Might have been about a mile I guess (hard to tell), though the policeman said it would have been a dangerous driving charge rather than careless driving had I come all the way along the road rather than from the (nearer) entrance I'd actually  joined  at, i guess that means he didn't think I'd come from that far along it really.

maybe that sounds encouraging then if you say for moderate distances 99% don't get a ban.  -   Thanks.

honeybee13

Yes it would be good to get his input, thanks for that.

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1 hour ago, Nick Chi said:

are you saying I shouldn't even mention it all? That I should just plead guilty and say yes I was driving the wrong way by mistake.  Ie, I should keep everything simple, just admit I was in the wrong, and leave it at that?

:rockon: keep your mouth shut. IMHO.

1 hour ago, Nick Chi said:

the policeman said it would have been a dangerous driving charge rather than careless driving

this is good news for you.

await to see if you get anything then.

i suspect it will simply be 3 points and a small fine.

i cant find anything that suggests otherwise.

dx

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Careless Driving is a very “subjective” offence, but the legislation says simply that if your driving falls “below that expected of a competent and careful driver” then you are guilty. Of course competent and careful drivers do not drive the wrong way on a dual carriageway.

The first judgement will come from the police. They have the option of offering you a course or fixed penalty (£100 and three points). Unlike speeding (where the offer of an out-of-court disposal (OOCD) is quite prescriptive based on the limit and excess speed) careless driving is not so clear cut and is very much judged on a case-by-case basis. However, the police use some general guidance and I I believe their current rule is that to qualify for an OOCD the incident there must be:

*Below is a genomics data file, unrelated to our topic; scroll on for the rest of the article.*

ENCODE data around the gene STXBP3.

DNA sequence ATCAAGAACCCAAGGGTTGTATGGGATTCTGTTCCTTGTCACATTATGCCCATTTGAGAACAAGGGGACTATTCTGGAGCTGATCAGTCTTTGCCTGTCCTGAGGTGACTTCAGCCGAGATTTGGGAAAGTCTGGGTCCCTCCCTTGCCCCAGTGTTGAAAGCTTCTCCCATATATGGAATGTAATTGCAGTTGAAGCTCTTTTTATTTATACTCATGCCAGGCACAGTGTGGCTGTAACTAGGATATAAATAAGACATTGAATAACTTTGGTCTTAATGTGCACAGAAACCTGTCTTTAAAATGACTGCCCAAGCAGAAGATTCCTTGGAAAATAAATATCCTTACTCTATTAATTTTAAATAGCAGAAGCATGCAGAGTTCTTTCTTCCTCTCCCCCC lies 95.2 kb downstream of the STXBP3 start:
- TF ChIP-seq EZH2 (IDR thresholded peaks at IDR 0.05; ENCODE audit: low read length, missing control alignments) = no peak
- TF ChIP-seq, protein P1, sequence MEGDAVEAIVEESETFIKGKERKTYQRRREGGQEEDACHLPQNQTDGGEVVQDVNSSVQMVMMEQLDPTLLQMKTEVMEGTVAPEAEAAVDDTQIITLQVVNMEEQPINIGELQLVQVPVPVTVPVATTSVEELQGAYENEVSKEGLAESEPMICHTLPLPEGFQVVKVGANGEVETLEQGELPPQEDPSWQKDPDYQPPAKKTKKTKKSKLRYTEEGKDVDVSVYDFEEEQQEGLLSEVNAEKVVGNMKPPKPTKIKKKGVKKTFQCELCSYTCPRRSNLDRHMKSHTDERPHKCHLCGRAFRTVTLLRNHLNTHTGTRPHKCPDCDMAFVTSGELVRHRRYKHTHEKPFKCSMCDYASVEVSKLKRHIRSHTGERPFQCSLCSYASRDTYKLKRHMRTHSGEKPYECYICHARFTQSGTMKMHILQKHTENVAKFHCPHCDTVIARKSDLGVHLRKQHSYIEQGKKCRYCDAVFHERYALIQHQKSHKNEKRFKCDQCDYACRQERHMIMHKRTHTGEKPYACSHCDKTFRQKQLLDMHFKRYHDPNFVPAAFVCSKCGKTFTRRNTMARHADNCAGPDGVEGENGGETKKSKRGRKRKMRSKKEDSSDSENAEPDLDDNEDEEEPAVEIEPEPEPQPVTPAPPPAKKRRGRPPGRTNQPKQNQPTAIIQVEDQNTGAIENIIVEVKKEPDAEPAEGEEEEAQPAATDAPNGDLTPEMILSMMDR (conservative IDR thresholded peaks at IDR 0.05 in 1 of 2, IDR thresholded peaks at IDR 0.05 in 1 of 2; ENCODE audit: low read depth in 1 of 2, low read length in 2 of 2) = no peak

• no victims
  • no collisions
  • no public complaint about the driving.
  • the incident must be observed by officers (rather than only the public)

In that respect it seems your incident may qualify. However, driving the wrong way down a dual carriageway is bordering on dangerous driving, as intimated by the officer.  Although there were no victims and no collisions this was more luck than judgement and probably more down to the good fortune that the police intercepted you before any harm was done. If there had been any other vehicles on your carriageway there would almost certainly have been a collision and the consequences of what would have been a head-on smash could have been catastrophic.

Your explanation of the event does little to mitigate the offence. I know you are not blaming the satnav instructions as such but you are giving them quite a bit of weight:

“…therefore I don't think following it's instruction was literally an act of carelessness or recklessness on my part.”

I would disagree. Following its instructions unquestionably is careless. This is especially so in the circumstances you describe. I know Junction 10 on the M25 very well. There have been major works in progress for some months and they are not due for completion until summer 2025. The junction is being completely remodelled and the new layout will cover a much larger area than the current arrangements. Different sections are often closed at night with diversions such as you encountered and it is impossible for satnav systems to be updated with the constantly changing relevant information. More than that, there is adequate signage from each of the four directions approaching the junction; there are narrow lanes and a restricted speed limit throughout. It is an extensive site involving major work. Quite simply, that vicinity – especially if you are re-routed because of road closures - it is not a place to depend on a satnav. You have to look out of the window. In my view, what you are saying actually aggravates the offence. Despite the obvious and apparent hazards, you still expected the satnav to see you safely through this major junction, even when it provided an instruction that was clearly inappropriate.

For all these reasons I would be surprised if the police offered you an OOCD. If they don’t, you will be prosecuted in court and here are the Magistrates’ Sentencing Guidelines for the offence:

https://www.sentencingcouncil.org.uk/offences/magistrates-court/item/careless-driving-drive-without-due-care-and-attention-revised-2017/